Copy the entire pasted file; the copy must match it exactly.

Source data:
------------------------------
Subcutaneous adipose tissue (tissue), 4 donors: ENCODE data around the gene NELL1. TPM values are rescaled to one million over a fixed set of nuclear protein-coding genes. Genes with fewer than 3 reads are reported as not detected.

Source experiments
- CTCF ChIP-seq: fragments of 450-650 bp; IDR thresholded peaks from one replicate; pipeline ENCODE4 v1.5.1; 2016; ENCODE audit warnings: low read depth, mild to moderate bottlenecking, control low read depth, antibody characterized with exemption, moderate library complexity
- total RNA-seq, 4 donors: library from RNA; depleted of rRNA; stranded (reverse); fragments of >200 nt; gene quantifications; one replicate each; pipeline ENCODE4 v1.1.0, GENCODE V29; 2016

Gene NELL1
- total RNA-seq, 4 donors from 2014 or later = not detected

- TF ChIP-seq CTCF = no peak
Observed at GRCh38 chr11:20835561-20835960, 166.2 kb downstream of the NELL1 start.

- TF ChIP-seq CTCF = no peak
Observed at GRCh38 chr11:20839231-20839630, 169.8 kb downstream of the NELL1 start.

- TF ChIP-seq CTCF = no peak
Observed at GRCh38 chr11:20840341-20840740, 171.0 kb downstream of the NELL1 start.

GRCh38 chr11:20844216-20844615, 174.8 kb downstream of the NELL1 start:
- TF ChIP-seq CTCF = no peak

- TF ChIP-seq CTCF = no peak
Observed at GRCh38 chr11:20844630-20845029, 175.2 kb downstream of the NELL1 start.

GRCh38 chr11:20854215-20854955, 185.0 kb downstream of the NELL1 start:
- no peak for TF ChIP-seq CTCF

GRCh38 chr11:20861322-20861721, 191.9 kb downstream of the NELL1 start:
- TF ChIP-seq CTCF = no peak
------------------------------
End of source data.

Subcutaneous adipose tissue (tissue), 4 donors: ENCODE data around the gene NELL1. TPM values are rescaled to one million over a fixed set of nuclear protein-coding genes. Genes with fewer than 3 reads are reported as not detected.

Source experiments
- CTCF ChIP-seq: fragments of 450-650 bp; IDR thresholded peaks from one replicate; pipeline ENCODE4 v1.5.1; 2016; ENCODE audit warnings: low read depth, mild to moderate bottlenecking, control low read depth, antibody characterized with exemption, moderate library complexity
- total RNA-seq, 4 donors: library from RNA; depleted of rRNA; stranded (reverse); fragments of >200 nt; gene quantifications; one replicate each; pipeline ENCODE4 v1.1.0, GENCODE V29; 2016

Gene NELL1
- total RNA-seq, 4 donors from 2014 or later = not detected

- TF ChIP-seq CTCF = no peak
Observed at GRCh38 chr11:20835561-20835960, 166.2 kb downstream of the NELL1 start.

- TF ChIP-seq CTCF = no peak
Observed at GRCh38 chr11:20839231-20839630, 169.8 kb downstream of the NELL1 start.

- TF ChIP-seq CTCF = no peak
Observed at GRCh38 chr11:20840341-20840740, 171.0 kb downstream of the NELL1 start.

GRCh38 chr11:20844216-20844615, 174.8 kb downstream of the NELL1 start:
- TF ChIP-seq CTCF = no peak

- TF ChIP-seq CTCF = no peak
Observed at GRCh38 chr11:20844630-20845029, 175.2 kb downstream of the NELL1 start.

GRCh38 chr11:20854215-20854955, 185.0 kb downstream of the NELL1 start:
- no peak for TF ChIP-seq CTCF

GRCh38 chr11:20861322-20861721, 191.9 kb downstream of the NELL1 start:
- TF ChIP-seq CTCF = no peak